Trump Praises Judge Ruling Against Obamacare

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A Texas federal judge has struck down the Affordable Care Act, ruling it cannot be classed as a tax without a penalty for those who don't buy health insurance.

Leaning on the U.S. Supreme Court decision that the ACA is a tax, U.S. District Judge Reed O'Connor said that the entire law was invalidated by the 2017 Tax Cuts and Jobs Act, which zeroed out the individual mandate penalty. The judge ruled that the law's individual mandate violates the Constitution and therefore the entire ACA violates the Constitution.

California Attorney General Xavier Becerra, who led the team of Democratic state attorneys general defending Obamacare in Texas, called O'Connor's ruling "misguided" and an "assault" on Americans.

Lawyers for the Department of Justice had suggested that O'Connor should not rule until after the open enrollment period for the 2019 plan year ends on December 15 in order to avoid disrupting the markets. "The Court finds the Individual Mandate "is essential to" and inseverable from "the other provisions of" the ACA", wrote O'Connor in his 55-page long opinion.

The attorney for the suit, Robert Henneke, said the Affordable Care Act is no longer legal because Congress deleted the individual mandate in the GOP's tax bill a year ago.

President Donald Trump tweeted, "As I predicted all along, Obamacare has been struck down as an UNCONSTITUTIONAL disaster!"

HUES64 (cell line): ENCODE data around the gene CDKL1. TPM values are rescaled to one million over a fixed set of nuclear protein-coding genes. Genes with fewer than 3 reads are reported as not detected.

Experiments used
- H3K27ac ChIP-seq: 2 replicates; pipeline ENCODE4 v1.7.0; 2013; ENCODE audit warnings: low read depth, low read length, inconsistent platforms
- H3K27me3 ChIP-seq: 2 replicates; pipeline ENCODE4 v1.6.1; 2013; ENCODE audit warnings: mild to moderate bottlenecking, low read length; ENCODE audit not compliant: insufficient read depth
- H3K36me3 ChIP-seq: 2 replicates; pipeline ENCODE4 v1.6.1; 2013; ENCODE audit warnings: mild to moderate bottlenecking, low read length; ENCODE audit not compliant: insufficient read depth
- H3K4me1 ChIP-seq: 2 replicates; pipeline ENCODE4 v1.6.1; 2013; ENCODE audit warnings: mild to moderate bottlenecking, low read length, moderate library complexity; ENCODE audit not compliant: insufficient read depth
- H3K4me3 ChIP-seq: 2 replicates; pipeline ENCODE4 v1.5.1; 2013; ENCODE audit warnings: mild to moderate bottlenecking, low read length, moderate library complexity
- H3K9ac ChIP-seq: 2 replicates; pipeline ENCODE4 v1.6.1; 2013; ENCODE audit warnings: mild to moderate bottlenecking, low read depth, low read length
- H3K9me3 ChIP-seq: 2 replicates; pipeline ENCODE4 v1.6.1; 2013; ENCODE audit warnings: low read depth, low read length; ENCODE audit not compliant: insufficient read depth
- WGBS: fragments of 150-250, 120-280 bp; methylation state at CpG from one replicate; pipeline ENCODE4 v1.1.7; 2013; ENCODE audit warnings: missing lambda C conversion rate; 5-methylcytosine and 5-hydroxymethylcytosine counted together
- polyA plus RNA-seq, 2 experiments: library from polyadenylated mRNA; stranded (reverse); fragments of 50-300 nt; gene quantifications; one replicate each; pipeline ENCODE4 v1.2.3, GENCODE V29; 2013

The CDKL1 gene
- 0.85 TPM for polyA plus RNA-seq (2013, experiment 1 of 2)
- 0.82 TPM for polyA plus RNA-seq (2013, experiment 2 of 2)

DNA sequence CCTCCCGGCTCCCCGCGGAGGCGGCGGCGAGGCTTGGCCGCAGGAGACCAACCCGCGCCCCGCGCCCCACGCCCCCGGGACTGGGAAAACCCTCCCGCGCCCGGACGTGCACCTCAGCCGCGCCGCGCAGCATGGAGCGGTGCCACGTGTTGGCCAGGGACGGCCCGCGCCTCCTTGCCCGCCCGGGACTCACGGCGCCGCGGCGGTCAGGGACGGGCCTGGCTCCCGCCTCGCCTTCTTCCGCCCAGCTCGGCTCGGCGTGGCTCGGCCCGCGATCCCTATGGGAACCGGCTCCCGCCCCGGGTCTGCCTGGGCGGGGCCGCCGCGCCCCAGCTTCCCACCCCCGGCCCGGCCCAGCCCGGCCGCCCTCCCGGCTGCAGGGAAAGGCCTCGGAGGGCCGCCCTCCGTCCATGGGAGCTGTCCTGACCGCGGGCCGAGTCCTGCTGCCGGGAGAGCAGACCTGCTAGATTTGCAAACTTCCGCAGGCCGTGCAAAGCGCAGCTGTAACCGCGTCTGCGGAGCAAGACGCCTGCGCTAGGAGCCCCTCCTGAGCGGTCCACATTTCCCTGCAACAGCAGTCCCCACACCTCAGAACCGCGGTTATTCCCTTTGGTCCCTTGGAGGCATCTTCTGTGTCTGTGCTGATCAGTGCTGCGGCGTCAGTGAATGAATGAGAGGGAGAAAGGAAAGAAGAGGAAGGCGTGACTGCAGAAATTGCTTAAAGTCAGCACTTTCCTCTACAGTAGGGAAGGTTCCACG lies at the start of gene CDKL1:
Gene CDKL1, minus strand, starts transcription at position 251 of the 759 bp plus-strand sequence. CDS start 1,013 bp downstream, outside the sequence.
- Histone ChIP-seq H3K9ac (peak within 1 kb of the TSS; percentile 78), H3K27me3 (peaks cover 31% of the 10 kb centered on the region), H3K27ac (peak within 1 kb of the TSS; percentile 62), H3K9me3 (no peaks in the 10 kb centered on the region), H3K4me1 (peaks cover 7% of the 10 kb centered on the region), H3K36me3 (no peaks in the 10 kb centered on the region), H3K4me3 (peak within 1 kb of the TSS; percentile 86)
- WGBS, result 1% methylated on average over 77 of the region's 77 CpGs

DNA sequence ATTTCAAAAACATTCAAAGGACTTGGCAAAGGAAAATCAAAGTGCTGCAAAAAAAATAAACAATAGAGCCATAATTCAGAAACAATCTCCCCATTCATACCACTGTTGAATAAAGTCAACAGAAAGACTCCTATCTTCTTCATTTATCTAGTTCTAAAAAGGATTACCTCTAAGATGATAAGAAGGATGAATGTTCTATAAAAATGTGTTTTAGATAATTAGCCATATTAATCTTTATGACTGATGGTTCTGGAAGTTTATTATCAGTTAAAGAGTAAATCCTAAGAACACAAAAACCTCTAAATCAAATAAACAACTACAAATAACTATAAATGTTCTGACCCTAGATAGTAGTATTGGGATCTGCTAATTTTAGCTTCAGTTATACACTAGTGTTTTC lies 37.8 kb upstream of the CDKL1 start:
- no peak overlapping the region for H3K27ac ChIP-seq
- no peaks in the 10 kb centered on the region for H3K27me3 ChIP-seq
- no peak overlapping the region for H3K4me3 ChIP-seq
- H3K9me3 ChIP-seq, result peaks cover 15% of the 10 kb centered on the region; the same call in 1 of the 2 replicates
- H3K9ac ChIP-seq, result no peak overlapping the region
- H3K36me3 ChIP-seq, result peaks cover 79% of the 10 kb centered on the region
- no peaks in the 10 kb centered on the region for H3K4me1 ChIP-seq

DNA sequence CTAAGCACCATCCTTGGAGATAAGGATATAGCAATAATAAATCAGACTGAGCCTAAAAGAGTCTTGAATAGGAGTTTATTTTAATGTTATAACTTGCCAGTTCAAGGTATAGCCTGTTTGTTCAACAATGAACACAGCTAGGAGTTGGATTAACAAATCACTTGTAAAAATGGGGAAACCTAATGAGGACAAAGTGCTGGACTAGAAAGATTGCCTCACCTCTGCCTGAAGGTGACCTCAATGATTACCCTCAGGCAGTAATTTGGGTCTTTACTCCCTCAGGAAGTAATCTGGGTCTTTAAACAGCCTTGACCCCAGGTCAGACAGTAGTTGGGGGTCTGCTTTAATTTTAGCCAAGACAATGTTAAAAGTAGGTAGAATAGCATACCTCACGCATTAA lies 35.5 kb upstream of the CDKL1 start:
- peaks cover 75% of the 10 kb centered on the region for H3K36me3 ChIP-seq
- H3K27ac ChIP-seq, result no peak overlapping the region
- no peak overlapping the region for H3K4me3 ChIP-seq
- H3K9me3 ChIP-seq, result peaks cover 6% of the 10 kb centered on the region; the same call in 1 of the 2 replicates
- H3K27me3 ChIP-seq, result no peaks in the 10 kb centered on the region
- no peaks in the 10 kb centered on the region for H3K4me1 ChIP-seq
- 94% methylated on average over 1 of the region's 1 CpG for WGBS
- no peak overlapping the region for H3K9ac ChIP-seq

President Trump celebrated the decision, calling it "Great news for America!".

In a ruling released Friday evening, a federal judge in Texas sided with states arguing that key provisions of the Affordable Care Act or "Obamacare" are unconstitutional.

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He ruled that the individual mandate was now unconstitutional.

The top Senate Democrat on Friday night criticized the court's decision.

A year ago, Trump signed a $1.5 trillion tax bill that included a provision eliminating the individual mandate.

The decision throws the health insurance of as many as 20 million people into doubt.

About 20 million people have gained health insurance coverage since the ACA passed in 2010 without a single Republican vote.

Because the administration would not defend the law, California, joined by 16 other Democratic states, stepped in. And in a statement late Friday, the White House ensured the public that the Affordable Care Act would remain in effect as the ruling is being appealed. Three-quarters of Americans say that it is "very important" for the law to continue prohibiting health insurers from denying coverage because of medical histories, according to the Kaiser Family Foundation's September tracking poll - 58% of Republicans feel the same way.

Prior to the Affordable Care Act, insurers often rejected applicants who are or had been ill or offered them only limited coverage with high rates. Trump tweeted. "Now Congress must pass a STRONG law that provides GREAT healthcare and protects pre-existing conditions".

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